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Re-seeing goals, ideas, and text
Dissonance location and resolution
Occurs throughout the writing process
Metaphor of pruning and grafting
Why is Revising So Difficult?
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Make inaccurate presuppositions regarding shared
understanding
Focus on localized and superficial issues rather than
discourse-level issues
Miss inaccuracies and confusing spots and/or do not
know what to change when a problem is detected
Feel too wedded to text already produced
Difficulty managing revising along with other
cognitive, linguistic, physical, and motivational
operations
Little instruction is devoted to helping students revise
Teachers give limited helpful feedback on papers
How Can We Foster Effective Revising?
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Examination of touchstone texts and comparing these
with weak exemplars
Activities to develop genre and topic knowledge
Extensive modeling
Word-processing software
Checklists (e.g., COLA, SEARCH)
Peer and teacher conferencing (e.g., PQP)
Tactical procedures (e.g., goal setting, flash-drafting,
CDO)
Snapshots and thoughtshots to explode the moment
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Adapted from De La Paz & Graham, 1999
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The PQP Method of Responding to Writing
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
P (Praise) What do you like about my paper?

Q (Question) What questions do you have about my
paper?

P (Polish) What kinds of polishing do you feel my
paper needs before it can be published?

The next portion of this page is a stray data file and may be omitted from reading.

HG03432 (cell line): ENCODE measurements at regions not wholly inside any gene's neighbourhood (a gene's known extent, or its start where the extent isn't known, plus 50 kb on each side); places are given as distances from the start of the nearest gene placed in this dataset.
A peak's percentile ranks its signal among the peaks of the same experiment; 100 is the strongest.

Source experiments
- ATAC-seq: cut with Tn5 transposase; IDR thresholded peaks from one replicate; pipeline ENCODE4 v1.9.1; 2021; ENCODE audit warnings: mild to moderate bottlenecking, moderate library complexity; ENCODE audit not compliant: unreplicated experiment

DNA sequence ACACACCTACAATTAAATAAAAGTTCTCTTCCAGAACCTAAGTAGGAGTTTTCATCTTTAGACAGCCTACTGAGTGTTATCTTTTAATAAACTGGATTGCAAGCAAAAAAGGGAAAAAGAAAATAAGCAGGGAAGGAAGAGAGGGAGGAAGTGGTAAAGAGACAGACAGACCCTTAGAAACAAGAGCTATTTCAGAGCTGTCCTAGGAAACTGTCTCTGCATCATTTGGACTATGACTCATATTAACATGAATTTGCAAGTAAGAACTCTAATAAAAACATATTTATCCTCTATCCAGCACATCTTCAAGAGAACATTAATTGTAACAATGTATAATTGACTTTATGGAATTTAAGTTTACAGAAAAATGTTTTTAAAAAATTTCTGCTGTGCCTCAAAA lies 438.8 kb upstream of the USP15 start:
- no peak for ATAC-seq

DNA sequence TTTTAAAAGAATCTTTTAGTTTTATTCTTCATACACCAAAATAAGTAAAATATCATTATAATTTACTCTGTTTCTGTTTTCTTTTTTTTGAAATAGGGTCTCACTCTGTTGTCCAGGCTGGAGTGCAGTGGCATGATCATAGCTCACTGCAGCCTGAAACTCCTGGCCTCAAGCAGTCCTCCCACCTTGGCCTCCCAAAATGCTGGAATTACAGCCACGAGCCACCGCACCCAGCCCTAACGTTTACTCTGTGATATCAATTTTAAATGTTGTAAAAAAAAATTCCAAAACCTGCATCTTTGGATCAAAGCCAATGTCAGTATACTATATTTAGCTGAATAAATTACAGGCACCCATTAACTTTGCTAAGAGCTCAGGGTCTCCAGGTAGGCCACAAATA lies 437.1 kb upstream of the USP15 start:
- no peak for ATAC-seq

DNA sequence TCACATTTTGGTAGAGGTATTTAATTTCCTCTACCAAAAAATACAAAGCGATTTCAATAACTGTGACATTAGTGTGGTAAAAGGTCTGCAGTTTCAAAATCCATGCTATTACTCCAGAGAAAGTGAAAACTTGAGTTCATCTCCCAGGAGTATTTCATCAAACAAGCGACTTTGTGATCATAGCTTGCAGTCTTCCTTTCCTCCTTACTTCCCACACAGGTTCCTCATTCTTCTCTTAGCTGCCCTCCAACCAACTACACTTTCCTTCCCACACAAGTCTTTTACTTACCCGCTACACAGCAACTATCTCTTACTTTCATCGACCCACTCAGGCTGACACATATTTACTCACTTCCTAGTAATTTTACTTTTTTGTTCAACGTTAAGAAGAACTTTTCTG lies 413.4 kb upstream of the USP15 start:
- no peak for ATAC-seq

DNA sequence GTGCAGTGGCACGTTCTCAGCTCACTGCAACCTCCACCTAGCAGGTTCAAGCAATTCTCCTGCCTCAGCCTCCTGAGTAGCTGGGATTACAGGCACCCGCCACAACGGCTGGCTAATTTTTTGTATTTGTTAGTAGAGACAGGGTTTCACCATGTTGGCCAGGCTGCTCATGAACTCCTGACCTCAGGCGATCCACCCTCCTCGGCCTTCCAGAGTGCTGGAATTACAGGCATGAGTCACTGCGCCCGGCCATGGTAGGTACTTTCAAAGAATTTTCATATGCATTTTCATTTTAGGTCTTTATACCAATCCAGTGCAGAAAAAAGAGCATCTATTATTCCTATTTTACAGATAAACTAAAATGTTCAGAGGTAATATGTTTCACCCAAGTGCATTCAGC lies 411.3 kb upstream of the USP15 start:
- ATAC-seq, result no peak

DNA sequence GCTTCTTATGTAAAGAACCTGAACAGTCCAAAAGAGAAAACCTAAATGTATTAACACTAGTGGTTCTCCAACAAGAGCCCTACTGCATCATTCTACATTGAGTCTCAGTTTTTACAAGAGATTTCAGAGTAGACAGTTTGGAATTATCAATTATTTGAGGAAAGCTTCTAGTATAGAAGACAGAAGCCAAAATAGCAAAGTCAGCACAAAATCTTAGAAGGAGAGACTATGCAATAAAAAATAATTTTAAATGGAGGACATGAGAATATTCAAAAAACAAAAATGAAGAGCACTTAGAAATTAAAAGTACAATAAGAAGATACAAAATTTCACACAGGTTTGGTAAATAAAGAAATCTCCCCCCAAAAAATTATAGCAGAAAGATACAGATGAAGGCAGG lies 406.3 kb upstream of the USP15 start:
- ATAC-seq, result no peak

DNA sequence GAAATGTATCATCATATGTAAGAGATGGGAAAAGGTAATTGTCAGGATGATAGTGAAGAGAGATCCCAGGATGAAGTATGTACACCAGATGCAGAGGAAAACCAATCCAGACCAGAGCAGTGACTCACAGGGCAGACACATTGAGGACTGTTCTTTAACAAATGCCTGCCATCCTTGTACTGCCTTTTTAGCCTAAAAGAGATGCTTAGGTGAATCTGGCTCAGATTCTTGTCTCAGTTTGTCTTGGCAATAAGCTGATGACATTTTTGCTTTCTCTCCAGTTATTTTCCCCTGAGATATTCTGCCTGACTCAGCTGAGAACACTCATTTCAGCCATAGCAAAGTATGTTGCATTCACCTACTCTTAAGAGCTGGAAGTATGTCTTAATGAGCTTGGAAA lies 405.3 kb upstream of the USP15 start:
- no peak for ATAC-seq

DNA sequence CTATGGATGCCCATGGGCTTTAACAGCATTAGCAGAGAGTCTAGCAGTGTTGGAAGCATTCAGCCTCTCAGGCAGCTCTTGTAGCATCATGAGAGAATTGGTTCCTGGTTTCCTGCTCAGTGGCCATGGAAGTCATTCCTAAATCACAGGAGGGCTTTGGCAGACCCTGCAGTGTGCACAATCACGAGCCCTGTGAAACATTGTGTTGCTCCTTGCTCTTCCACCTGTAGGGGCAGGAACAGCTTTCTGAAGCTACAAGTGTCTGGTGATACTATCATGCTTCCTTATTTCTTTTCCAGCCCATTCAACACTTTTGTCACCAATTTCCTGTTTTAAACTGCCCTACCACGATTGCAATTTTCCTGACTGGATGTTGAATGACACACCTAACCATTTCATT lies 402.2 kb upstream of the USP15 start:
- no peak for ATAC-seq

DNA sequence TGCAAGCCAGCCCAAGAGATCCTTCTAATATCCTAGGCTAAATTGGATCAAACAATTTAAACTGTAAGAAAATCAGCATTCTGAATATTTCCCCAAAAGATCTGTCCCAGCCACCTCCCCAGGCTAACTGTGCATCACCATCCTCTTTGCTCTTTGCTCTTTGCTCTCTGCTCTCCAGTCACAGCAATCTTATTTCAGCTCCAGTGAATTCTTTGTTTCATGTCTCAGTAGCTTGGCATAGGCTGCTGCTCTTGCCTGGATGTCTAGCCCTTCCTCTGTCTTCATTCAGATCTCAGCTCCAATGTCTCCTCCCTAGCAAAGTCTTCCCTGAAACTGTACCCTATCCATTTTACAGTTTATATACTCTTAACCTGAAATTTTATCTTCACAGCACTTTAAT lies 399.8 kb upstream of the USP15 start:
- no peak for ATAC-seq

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Compare/contrast elements of the
strategy with class
Provides
Strategies to
support this
6 stages
Provided for
In stages and
specific
strategies
Variety of
Strategies to
Teach different
writing skills
Monitoring student progress
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Students self evaluate (written products)
Assess changes in student writing behavior, attitudes,
and cognition
Assess
 before
(cognition)
 During (process)
 After (final product, portfolio, benchmarks)
Addressing learning differences
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
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Attention: Embedded in model, specific emphasis on
scaffolding during stage 5 (support)
Spatial and sequential processing: Embedded in model
Language: Use very specific language during modeling
stage
Memory: Embedded in model (allow extended use of
strategy rather than memorization); book marks, etc.
Higher order thinking: Embedded in model
Motor skills: Consultation with OT, HWWT, assistive
technology
A Final Word…
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


Please, please, please don’
’t PEE in the classroom!
Posting, Explaining, and then Expecting
PEEing doesn’
’t make a meaningful difference for
most students. Real improvement requires all stages
of instruction be implemented with integrity. There’
’s
no magic in the mnemonics. It is in the teaching,
modeling, and holding students’ accountable.